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DALLAS Arrow

Concert Review: Christmas Pops with Marvin Hamlisch Presented by the Dallas Symphony Orchestra at Meyerson Symphony Center

Marvin did something good this season when he took on-the-spot Hanukkah song title requests from the audience like we were all in an episode of Whose Line Is It Anyway?

Concert Review of Christmas Pops with Marvin Hamlisch Presented by the Dallas Symphony Orchestra at the Meyerson Symphony Center

Posted 12/3/10 | © Photo by Len Price

Here at The Flash List, we are constantly playing the 'movie quote' game. You know, someone quotes a line from a movie and then someone else guesses the name of the movie. Well, yesterday, just before the Christmas Pops concert with Marvin Hamlisch, we were playing guess this movie score. So we're listening to classical music, and one of us says, I don't think that's Caddyshack. (Yeah, that's how we roll around here.) And alas, it was not Caddyshack. (It was instead the Theme from Jurassic Park.)


No worries though, before the night was even out, thanks to Marvin Hamlisch and the Dallas Symphony Orchestra, we were able to hear Waltz of the Flowers from The Nutcracker, our favorite golfing country club synchronized swimming accompanying tune (see video here).


And that was just the beginning. This Christmas Pops show, a fantastic kickoff to the holiday season, also gave us jingling bells, tap dancers, comedic acting, even flurries of 'snow' falling from the ceiling of the Meyerson! And what Christmas season is complete without the chorus singing O Holy Night (or a spicy, Brazilian flavored version of Sleigh Ride)?


All of this conducted by Marvin Hamlisch, an extremely accomplished composer having won three Oscars, four Grammys, four Emmys, a Tony, and three Golden Globes. He wrote the music for A Chorus Line, which received the Pulitzer Prize, and has composed more than forty motion picture scores including his Oscar-winning score and song for The Way We Were and his adaptation of Scott Joplin's music for The Sting. Add to that original compositions and/or musical adaptations for Sophie's Choice, Ordinary People, The Swimmer, Three Men and a Baby, Ice Castles, Take The Money and Run, Bananas, Save the Tiger, and his latest effort The Informant!, starring Matt Damon and directed by Steven Soderbergh. (To boot, we liked his cameo appearance in the film How to Lose a Guy in 10 Days.)



As a child prodigy himself (mimicking radio music on the piano at age five and accepted into what is now the Juilliard School Pre-College Division at age seven), Hamlisch knows aptitude when he sees it. For this weekend's concert, he brought along a slew of young talent.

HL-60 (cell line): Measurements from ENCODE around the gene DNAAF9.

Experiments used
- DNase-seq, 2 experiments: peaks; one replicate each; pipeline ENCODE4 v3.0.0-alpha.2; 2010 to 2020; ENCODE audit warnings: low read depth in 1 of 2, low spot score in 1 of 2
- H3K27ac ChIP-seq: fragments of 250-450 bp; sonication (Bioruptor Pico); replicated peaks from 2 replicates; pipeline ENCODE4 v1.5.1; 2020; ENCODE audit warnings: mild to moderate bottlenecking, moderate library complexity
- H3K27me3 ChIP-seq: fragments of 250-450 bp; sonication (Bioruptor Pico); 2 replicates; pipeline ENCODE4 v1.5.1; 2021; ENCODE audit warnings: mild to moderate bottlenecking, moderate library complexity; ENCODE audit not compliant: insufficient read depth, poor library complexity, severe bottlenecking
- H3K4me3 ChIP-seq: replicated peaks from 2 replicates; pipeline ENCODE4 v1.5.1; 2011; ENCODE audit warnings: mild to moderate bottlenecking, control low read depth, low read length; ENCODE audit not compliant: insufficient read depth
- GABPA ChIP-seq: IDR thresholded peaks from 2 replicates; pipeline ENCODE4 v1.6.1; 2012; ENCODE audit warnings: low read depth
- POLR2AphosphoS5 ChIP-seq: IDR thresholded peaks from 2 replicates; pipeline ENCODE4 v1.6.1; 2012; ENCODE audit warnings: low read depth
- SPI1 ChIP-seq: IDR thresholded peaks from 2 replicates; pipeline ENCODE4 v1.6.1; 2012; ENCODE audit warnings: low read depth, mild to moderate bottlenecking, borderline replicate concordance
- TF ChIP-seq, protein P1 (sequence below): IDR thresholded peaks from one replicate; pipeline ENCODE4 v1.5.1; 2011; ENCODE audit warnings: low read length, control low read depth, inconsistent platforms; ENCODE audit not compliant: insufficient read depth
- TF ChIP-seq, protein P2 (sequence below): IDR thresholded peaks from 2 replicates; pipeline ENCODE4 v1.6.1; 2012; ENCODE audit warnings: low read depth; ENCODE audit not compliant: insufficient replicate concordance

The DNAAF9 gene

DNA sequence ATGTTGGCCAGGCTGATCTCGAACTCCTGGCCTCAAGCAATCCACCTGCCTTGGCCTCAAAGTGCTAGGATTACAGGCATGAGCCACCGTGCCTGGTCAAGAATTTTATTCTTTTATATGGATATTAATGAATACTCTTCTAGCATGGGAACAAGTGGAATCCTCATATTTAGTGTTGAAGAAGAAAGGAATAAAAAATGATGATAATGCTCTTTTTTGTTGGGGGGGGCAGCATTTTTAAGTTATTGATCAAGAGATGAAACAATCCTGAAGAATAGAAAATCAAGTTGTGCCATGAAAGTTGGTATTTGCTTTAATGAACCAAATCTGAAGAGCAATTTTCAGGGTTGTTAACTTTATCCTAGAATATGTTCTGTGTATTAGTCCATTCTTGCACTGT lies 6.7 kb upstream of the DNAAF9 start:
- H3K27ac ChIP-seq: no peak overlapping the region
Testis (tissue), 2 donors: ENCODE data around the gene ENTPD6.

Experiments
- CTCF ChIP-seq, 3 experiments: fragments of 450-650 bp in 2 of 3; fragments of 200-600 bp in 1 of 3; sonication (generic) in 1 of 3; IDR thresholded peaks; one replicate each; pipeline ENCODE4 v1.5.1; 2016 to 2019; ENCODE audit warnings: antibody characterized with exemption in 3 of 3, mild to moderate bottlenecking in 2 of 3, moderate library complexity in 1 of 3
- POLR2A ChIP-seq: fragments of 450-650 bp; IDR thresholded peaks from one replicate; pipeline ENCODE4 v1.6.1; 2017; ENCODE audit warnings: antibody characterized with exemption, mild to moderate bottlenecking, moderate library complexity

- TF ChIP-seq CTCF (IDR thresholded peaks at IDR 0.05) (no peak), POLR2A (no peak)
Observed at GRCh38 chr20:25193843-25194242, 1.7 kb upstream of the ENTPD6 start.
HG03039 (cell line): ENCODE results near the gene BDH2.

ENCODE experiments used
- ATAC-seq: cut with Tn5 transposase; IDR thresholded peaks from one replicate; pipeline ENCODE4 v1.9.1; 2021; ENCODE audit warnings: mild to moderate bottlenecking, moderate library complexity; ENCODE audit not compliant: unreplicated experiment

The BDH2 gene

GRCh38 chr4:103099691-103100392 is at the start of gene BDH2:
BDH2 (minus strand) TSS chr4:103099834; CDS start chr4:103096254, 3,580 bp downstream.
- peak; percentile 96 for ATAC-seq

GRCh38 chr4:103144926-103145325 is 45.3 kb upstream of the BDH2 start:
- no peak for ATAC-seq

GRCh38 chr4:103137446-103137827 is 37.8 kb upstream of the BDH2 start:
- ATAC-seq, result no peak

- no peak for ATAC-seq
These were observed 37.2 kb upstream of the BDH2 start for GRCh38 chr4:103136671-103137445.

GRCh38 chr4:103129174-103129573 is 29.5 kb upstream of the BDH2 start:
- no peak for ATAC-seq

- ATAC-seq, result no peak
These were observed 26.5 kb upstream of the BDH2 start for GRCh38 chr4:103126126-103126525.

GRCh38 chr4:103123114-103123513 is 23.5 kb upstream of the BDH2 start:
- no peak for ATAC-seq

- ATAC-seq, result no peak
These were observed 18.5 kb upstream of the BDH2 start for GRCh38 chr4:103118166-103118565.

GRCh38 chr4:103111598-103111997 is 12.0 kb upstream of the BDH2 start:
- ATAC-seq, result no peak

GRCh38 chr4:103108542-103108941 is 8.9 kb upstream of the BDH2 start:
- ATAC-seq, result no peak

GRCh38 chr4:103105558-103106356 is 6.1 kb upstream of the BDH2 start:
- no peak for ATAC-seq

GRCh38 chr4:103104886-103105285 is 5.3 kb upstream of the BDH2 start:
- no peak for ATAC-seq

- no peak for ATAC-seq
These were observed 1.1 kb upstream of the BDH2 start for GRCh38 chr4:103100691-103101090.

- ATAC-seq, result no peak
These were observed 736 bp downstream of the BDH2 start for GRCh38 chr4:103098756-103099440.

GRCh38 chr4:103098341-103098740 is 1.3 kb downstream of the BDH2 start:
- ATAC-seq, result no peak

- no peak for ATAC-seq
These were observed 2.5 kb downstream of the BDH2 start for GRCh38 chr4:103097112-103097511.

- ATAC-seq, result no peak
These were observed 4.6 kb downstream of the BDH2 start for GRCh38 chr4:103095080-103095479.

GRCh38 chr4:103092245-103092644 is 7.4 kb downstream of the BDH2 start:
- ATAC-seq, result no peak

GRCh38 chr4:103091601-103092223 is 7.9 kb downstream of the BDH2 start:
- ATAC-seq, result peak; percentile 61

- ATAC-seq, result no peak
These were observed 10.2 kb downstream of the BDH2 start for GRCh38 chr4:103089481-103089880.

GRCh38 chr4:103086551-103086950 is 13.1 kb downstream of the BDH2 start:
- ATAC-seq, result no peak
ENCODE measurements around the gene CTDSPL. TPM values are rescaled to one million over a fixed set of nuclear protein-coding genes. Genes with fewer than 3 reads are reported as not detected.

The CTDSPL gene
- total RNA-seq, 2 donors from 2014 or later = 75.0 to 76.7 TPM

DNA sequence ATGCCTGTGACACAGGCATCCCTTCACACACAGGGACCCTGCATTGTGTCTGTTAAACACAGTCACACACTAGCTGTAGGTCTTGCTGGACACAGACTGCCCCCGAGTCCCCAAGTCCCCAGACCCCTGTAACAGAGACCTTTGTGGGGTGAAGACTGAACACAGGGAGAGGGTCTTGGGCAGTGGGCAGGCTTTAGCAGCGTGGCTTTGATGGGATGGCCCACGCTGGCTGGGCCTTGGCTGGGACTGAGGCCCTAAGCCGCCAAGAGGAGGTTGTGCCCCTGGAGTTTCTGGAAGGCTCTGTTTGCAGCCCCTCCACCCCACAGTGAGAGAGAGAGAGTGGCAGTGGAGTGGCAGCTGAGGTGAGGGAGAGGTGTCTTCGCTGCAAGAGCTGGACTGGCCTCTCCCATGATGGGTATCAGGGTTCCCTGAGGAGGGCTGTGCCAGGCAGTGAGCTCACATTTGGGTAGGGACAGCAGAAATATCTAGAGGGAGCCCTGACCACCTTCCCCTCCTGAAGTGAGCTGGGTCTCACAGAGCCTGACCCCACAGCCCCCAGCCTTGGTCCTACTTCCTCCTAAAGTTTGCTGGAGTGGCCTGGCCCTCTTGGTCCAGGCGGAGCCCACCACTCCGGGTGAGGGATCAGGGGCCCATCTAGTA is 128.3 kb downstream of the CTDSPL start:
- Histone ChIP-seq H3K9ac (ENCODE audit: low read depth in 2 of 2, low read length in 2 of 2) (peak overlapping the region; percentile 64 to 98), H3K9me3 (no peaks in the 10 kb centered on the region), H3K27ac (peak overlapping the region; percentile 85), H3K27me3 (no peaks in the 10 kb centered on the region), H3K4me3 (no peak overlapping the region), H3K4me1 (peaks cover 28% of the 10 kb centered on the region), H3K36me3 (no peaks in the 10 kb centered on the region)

Vocalist Mikaela Schneider, whom Marvin met a year ago in Wisconsin, sang a breathtaking Ave Maria, and had you not known otherwise, you would never guess by the sound of her beautifully graceful voice that she was only fifteen. Ten-year-old flutist Emma Resmini followed. She related that at age three she heard a flute in a concert and apparently started trying to play the flute on everything. Her performance of Valse from Suite de Trois Morceaux and Morceau de Concours (all front stage and from memory, of course) was captivating and impeccable. To quote Marvin, When the woodwind section applauds, you know she's done something good. (See her videos here and here).


And Marvin did something good as well when he took on-the-spot Hanukkah song title requests from the audience like we were all in an episode of Whose Line Is It Anyway? and then promptly sat down at the piano and played us his rendition of Lots o' Latkes (title yelled out courtesy of the lady in the back).


There's something about those harp strings and bells that just rekindle that childlike holiday excitement. Throw in those flute melodies and some brass, and we're ready for Santa! It just took one wish (and a little searching around the building), and one crazy Claus turned up. After a little Elvis-esque singing and dancing, Santa made his way around the orchestra floor to take gift orders from the kids in the audience. Times, they are are a-changin' though. The crowd (and maybe Santa too) was more than a little surprised when the very adorable young David, with complete innocence and sincerity, responded that he was really hoping for a MacBook laptop. Hey, you go David; he is Santa after all!


After intermission, Hamlisch introduced us to Julian Nguyen, a violinist, and Austin Allen, who plays the vibraphone. Both boys are eighteen, and they met during their freshmen year at Booker T. Washington High School for the Performing and Visual Arts. Their unique arrangement of Greensleeves (which had tones of Riverdance with a touch of August Rush) was pleasantly mesmerizing in a very interesting way that would make you and your buddies stand up and say, Dude, that was sick! (Which means really cool for you older folk. You know, those over 18.)


Speaking of standing up, go ahead and grab those lyrics in your program for the audience sing-a-long. Blow the dust off your Midnight Clear and get ready to belt it out in addition to that other song that's heard near the end of the very popular holiday movie (yep, now we have a quote for you) which contains the line, Teacher says, 'Every time a bell rings, an angel gets his wings.' Aww, too easy. Thank you Zuzu.


In all, we especially love this show for those new to classical music or the symphony. The series of short musical arrangements and recognizable melodies interspersed with comedy and action make this ideal holiday entertainment for general audiences (and a great choice for a date).


See additional information below or visit:

Dallas Symphony Orchestra

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